Uncommon Allergies and Their Easy Homeopathic Remedies

Today we have Carol Montrose amongst us as guest writer, who is expert author in the field of alternative medicine. This is the first guest post by the writer and hope you all will like the valuable post.

If you’re one of the many people in the world who has begun to spurn the use of pharmaceuticals then you may find yourself in the unfortunate situation of dealing with symptoms to strange allergies without the aid of the antihistamines and corticosteroids that most people take like candy.  But don’t despair; there are homeopathic remedies out there that may help to alleviate your ailments.  Here are just a few uncommon allergies and the safe and natural treatments that can be used to combat them.ID-10070268

  1. Water.  Experts speculate that this hypersensitive skin condition is actually a reaction not to H?O itself, but to chemicals and additives present in most tap water.  Unfortunately, it results in rashes, hives, and even lesions from any contact with the wet stuff.  There are actually a number of homeopathic treatments to reduce itching, swelling, and other allergic reactions that affect the skin, but you may want to start by taking vitamin C regularly and applying coconut oil to the affected area.  Of the many natural remedies out there, these two are the least likely to also contain water (unlike lemon juice, mint leaves, and papaya seeds, for example).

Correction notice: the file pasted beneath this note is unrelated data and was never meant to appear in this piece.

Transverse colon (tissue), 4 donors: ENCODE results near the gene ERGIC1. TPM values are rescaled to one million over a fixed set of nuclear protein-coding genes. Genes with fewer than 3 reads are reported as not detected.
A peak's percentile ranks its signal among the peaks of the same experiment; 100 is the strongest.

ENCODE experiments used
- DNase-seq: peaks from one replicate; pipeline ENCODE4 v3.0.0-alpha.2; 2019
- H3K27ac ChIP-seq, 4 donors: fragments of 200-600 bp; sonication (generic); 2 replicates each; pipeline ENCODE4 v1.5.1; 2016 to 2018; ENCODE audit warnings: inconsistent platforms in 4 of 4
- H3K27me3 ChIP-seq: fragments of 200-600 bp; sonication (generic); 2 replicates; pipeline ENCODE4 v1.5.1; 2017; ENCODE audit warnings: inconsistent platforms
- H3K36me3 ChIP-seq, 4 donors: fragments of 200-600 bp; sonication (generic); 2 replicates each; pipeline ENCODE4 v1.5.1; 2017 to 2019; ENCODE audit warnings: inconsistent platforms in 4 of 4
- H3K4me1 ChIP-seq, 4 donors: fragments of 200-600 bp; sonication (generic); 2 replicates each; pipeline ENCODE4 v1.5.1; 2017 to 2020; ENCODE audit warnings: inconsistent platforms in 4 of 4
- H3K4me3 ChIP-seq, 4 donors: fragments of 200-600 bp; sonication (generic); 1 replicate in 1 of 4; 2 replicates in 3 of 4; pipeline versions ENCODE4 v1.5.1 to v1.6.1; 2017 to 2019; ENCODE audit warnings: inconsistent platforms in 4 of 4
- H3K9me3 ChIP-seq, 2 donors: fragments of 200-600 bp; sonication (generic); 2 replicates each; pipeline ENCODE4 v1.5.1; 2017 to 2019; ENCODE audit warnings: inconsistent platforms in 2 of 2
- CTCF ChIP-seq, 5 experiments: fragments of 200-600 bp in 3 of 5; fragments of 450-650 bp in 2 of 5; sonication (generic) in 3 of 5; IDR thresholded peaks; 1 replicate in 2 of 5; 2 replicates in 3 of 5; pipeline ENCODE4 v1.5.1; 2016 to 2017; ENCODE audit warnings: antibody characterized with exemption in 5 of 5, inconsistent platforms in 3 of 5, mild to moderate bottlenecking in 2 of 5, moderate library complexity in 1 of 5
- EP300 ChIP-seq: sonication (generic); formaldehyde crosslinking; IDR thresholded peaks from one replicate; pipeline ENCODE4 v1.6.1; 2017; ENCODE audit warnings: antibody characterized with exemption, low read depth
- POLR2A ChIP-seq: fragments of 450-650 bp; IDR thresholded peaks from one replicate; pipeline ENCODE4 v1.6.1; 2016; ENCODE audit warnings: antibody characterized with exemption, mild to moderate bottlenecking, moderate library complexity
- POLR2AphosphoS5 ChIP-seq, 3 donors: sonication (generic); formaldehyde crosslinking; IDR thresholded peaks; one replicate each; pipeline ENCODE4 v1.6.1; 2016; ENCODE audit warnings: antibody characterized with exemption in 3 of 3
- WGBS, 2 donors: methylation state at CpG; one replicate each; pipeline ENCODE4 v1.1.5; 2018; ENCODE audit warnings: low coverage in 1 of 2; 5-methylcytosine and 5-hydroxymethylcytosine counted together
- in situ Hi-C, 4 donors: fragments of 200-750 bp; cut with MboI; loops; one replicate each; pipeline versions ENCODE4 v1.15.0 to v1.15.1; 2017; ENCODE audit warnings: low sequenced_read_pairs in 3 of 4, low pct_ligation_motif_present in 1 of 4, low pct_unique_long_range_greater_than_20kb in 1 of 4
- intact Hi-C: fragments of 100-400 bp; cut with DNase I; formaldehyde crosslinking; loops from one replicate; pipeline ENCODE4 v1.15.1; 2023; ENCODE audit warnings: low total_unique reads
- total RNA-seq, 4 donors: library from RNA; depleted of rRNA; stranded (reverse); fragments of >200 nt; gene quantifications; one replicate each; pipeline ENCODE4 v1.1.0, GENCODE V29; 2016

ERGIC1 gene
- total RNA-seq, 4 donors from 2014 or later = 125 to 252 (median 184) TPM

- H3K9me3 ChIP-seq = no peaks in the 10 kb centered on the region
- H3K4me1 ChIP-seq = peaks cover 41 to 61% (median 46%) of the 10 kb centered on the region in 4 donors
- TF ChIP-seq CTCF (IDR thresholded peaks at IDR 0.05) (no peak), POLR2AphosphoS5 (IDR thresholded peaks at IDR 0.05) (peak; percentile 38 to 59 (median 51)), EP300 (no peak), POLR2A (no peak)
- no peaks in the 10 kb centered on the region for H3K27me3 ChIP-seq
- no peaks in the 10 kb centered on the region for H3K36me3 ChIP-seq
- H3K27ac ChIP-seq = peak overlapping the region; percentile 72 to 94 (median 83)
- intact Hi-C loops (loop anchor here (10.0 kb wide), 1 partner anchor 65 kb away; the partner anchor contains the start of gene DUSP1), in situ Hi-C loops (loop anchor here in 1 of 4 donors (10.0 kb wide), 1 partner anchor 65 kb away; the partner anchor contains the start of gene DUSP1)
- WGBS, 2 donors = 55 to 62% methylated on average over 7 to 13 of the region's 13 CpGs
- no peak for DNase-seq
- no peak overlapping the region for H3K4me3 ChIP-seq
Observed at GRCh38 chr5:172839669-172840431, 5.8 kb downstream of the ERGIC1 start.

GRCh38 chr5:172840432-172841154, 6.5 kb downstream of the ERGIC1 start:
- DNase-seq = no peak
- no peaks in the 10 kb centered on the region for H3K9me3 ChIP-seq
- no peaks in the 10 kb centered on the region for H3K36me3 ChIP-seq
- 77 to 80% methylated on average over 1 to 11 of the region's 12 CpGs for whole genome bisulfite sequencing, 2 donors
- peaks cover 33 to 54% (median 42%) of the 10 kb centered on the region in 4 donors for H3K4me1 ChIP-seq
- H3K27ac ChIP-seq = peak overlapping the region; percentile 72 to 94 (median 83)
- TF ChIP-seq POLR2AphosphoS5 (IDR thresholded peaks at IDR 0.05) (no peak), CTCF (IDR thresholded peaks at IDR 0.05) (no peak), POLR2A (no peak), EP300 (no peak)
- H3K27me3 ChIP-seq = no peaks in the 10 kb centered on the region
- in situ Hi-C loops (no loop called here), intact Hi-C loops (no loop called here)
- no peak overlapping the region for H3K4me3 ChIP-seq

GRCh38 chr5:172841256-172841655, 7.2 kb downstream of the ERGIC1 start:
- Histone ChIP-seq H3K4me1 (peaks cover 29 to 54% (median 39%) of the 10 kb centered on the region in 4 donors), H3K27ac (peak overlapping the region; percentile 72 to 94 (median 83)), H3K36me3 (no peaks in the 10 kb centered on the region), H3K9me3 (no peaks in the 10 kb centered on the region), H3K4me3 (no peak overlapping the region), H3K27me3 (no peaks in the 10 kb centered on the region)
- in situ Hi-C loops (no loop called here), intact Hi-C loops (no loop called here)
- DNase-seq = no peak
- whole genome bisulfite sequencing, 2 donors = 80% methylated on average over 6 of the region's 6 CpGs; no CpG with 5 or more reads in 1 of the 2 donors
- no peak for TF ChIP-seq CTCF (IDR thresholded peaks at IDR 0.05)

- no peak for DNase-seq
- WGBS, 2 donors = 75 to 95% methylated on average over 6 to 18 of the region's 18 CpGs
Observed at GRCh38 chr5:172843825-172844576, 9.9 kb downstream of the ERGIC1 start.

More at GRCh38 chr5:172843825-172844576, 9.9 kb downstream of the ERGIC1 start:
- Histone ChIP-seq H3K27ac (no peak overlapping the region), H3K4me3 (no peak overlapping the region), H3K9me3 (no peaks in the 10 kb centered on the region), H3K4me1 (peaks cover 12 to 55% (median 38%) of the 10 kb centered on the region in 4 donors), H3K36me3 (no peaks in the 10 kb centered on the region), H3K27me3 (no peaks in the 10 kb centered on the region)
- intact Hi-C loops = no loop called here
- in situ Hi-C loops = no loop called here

2. Shoes.  An allergy to shoes (which results in itchy, flaky skin) is not actually that uncommon, it is simply misdiagnosed in most cases.  As with most strange allergies, you’re not actually allergic to your footwear, per se, but rather the chemicals, glues, and resins that mix with your sweat to form an allergen soup.  Your best bet is to keep plenty of clean, cotton socks on hand and consider switching to eco-friendly footwear.  But in the meantime, you may want to apply vitamin E oil to soothe your sore tootsies and consider regular vinegar rinses if your feet sweat quite a bit (since a buildup of bacteria could exacerbate the condition).
  3. Deodorant.  Although this allergy is not terribly common, you’re in for a bit of good news if you suffer from it.  Natural beauty products are abundant, so you should have no trouble finding chemical-free deodorants, possibly even at your local pharmacy.
  4. Computers.  If you find that sitting in front of a computer monitor for even a few moments (let alone a few hours) brings on symptoms like itchy skin and irritated sinuses, then you could have an allergy to computers.  In truth, this odd allergy is not as uncommon as you might think because it’s really not the whole kit and caboodle that is causing your body to react.  In most cases, you are actually allergic to the plastic components or some of the many chemicals used in manufacturing (especially triphenyl phosphate, which is used as a flame retardant).  Luckily, there is a new homeopathic remedy on the market known as butterbur that may provide some relief.  Derived from a European herb, this remedy is said to work just as well as OTC antihistamines (when taken four times a day).
  5. Sex.  If getting busy makes you break out, you could have an allergy to sex.  More to the point, you are likely allergic to human seminal plasma (semen).  So before you start to suspect that sheets or mattress covers are to blame for your inflammation, you may want to calculate just when the symptoms show up.  The treatment for this rare allergy is bound to make your partner happy since it involves desensitization to the allergen in question.  Doctors recommend intercourse at regular intervals (every 48 hours) over a span of several months, a routine that has worked for at least one case study (remember, the allergy is rare and difficult to diagnose, so there probably aren’t a lot of volunteers for the study).  The upside is, you won’t need any pharmaceuticals.


Image courtesy of [David Castillo Dominici] at FreeDigitalPhotos.net

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